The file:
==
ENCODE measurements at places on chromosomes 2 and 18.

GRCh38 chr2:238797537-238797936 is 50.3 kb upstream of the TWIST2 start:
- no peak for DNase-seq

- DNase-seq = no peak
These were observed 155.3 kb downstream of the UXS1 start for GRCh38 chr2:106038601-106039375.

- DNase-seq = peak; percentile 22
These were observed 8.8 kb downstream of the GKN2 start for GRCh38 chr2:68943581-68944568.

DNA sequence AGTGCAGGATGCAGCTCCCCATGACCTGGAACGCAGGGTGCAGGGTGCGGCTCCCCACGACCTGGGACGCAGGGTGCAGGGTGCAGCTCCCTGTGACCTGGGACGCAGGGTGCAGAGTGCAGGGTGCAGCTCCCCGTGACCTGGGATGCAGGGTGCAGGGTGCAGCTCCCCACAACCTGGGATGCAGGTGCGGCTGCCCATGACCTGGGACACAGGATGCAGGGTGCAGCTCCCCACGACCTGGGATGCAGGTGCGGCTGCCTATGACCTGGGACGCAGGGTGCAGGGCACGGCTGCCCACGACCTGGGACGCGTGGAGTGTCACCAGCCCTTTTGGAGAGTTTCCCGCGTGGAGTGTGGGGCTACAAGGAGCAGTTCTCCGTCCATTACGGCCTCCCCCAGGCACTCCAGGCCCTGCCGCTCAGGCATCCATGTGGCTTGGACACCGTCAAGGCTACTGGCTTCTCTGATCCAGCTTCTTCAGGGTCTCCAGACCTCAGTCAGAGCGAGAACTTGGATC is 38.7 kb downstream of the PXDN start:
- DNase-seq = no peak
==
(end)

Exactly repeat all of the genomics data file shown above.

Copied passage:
ENCODE measurements at places on chromosomes 2 and 18.

GRCh38 chr2:238797537-238797936 is 50.3 kb upstream of the TWIST2 start:
- no peak for DNase-seq

- DNase-seq = no peak
These were observed 155.3 kb downstream of the UXS1 start for GRCh38 chr2:106038601-106039375.

- DNase-seq = peak; percentile 22
These were observed 8.8 kb downstream of the GKN2 start for GRCh38 chr2:68943581-68944568.

DNA sequence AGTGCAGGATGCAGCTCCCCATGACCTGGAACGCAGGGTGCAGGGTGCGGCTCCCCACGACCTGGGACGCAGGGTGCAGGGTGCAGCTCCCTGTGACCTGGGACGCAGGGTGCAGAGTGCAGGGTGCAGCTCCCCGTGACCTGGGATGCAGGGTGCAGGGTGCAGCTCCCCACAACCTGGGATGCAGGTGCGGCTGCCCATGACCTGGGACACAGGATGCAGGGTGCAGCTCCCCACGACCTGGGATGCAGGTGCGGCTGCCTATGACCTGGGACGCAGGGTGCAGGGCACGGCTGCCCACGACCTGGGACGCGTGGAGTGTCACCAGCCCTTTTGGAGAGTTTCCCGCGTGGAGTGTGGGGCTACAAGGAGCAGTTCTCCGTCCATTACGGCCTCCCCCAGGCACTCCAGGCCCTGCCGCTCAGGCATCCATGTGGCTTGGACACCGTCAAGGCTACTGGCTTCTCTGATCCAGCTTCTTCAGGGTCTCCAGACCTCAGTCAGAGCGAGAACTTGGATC is 38.7 kb downstream of the PXDN start:
- DNase-seq = no peak